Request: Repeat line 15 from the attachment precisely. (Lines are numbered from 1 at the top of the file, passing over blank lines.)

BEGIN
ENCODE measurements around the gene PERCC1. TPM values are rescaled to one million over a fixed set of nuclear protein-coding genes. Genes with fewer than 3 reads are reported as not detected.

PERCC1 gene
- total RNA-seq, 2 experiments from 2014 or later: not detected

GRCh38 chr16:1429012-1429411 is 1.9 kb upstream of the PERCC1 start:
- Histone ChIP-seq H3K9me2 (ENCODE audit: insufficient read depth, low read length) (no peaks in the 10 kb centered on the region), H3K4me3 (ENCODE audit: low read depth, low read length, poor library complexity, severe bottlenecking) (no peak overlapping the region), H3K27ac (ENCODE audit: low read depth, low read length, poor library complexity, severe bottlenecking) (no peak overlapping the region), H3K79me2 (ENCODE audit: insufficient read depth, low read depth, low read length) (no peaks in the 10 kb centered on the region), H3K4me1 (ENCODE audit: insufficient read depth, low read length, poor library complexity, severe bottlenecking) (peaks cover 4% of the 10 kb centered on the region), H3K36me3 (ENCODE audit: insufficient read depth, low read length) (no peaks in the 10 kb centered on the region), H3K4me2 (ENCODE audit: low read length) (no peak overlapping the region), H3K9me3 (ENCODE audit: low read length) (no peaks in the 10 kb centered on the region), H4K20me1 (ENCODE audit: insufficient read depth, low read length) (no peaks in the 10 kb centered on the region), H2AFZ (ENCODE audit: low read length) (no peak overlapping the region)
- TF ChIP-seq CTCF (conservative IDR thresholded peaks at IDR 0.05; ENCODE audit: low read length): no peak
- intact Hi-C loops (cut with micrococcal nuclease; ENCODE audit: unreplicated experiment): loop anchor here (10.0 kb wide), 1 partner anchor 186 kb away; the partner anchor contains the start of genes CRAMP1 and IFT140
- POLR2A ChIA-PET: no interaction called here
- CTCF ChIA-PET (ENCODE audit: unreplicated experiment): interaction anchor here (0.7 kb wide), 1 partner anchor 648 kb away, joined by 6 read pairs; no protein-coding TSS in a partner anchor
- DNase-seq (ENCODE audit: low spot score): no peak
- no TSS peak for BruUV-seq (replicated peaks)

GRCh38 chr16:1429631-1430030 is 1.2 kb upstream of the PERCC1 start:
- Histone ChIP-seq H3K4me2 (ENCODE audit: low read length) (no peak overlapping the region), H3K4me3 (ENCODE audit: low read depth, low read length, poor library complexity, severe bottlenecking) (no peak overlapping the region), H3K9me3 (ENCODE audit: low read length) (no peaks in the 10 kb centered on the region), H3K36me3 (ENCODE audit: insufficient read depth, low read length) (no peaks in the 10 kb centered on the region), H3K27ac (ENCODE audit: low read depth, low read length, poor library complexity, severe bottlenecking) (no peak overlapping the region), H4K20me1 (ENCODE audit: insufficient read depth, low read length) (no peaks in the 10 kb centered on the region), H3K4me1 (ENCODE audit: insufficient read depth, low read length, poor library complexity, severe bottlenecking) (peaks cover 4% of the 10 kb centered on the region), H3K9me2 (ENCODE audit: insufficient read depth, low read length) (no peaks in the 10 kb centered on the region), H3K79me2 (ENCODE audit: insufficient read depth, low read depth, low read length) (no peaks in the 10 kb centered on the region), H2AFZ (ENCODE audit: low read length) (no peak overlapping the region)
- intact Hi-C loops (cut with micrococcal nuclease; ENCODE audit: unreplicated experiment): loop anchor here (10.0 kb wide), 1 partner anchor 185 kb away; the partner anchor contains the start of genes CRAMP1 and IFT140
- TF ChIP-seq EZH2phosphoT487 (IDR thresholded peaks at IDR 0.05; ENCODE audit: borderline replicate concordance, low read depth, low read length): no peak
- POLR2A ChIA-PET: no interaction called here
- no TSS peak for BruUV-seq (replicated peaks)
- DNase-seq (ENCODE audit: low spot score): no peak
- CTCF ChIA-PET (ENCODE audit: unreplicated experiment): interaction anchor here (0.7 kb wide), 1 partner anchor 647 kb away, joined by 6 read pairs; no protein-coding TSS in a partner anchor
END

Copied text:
- TF ChIP-seq EZH2phosphoT487 (IDR thresholded peaks at IDR 0.05; ENCODE audit: borderline replicate concordance, low read depth, low read length): no peak